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 between the Attorney General and the Secretary of
 HEW, in accordance with their respective spheres of
 expertise. Section 201(d) directs the Attorney
 General, as an initiaJ matter, to make a legal
 judgment as to controJs necessitated by
 international commitments° He then establishes a
 minimum scheduJe or _evel of control below which
 placement of the substance may not falt.
 Determination of a minimum schedule ensures that
 the Secretary's recommendation, which ordinarily
 would be binding as to medical and scientific
 findings, does not cause a substance to be
 scheduled in violation of treaty obligation,so
 However, once the minimum schedule is established
 by the Attorney General, the decision whether to
 impose controls more restrictive than required by
 treaty impEicates the same medicaJ and scientific
 considerations as do scheduling decisions regarding
 those few substances not controlled by treaty. The
 Secretary of HEW is manifestly more competent to
 make these nonlegal evaluations and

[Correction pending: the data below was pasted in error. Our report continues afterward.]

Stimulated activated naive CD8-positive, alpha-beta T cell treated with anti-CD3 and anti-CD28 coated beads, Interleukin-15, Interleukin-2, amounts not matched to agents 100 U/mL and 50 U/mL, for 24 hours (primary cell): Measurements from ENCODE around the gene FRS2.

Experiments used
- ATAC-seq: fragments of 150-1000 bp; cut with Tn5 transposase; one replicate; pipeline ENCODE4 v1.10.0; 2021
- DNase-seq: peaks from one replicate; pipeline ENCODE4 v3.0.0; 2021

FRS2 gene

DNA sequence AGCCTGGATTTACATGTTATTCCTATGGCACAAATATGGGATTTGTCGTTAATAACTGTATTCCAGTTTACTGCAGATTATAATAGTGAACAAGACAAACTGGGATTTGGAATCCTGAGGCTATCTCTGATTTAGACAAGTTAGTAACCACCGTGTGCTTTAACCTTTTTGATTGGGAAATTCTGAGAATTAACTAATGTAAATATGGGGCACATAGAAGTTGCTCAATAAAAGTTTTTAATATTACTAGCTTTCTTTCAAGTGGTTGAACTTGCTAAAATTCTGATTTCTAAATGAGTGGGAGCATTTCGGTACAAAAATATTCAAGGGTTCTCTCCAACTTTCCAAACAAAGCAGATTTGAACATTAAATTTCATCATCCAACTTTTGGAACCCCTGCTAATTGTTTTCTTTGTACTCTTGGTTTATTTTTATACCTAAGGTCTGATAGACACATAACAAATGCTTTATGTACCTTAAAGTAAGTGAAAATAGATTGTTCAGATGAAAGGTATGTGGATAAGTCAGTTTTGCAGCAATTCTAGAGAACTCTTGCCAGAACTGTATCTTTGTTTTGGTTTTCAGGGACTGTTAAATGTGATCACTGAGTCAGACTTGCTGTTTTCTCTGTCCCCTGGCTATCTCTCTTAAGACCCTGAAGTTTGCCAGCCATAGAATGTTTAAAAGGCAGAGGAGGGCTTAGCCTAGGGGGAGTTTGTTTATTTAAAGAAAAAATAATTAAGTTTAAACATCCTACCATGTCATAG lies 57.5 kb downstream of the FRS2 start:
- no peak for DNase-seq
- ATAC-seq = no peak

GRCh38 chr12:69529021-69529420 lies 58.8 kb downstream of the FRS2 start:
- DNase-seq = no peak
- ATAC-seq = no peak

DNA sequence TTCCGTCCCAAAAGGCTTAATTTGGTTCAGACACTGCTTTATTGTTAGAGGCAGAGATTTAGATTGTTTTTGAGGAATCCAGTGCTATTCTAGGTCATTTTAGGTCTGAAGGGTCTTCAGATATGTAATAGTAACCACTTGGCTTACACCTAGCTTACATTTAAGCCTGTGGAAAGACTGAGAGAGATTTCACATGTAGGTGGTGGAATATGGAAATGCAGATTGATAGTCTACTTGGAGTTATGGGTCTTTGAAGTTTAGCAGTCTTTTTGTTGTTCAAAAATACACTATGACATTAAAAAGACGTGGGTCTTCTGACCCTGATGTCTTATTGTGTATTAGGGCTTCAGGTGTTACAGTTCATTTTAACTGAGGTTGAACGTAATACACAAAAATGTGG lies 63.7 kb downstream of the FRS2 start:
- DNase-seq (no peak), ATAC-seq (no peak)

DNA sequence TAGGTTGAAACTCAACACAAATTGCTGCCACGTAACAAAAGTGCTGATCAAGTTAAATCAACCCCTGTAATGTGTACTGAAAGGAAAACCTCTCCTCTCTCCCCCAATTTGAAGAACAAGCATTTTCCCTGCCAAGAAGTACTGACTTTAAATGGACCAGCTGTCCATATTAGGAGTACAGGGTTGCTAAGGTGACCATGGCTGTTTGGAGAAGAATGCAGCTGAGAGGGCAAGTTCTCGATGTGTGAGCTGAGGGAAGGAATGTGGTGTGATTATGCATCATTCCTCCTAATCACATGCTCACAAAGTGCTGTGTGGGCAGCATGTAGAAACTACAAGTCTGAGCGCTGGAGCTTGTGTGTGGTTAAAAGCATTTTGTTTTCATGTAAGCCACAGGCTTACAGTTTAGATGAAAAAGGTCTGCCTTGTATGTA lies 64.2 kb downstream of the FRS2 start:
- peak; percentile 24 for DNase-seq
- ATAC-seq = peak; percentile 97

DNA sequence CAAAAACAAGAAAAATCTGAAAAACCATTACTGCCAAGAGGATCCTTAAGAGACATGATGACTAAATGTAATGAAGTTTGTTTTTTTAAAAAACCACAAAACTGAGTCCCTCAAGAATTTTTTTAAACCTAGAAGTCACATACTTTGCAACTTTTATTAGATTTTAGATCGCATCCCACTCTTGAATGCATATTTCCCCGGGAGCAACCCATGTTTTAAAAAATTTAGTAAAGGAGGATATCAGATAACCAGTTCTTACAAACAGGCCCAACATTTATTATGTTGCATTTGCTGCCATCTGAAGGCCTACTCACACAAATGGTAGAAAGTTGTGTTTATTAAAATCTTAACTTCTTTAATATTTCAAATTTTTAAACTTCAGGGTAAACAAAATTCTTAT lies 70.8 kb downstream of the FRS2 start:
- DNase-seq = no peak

NORML v. DEA, supra, 559 Fo2d at 747.
 The Court then turned to the questions of whether the letter from
 the Acting Assistant Secretary for Health was an adequate substitute
 for Section 201(a)o(c) procedures, and whether the letter's conclusion
 that marijuana had no currently accepted medical uses required a denial
 of the NORML petition, as the DEA's final order had concluded. The
 Court first ruled that medical use was only one of several factors
 which must be considered in rescheduting:
 If, as respondent contends, a determination that
 the substance has no accepted medicaJ use ends the
 inquiry, then presumably Congress would have
 spelled that out in its procedural guide_ineso Its
 failure to do so indicates an intent to reserve to
 HEW a finely tuned balancing process invoh4ng
 several medical and scientific considerations. By
 shortcutting the referral procedures of Section

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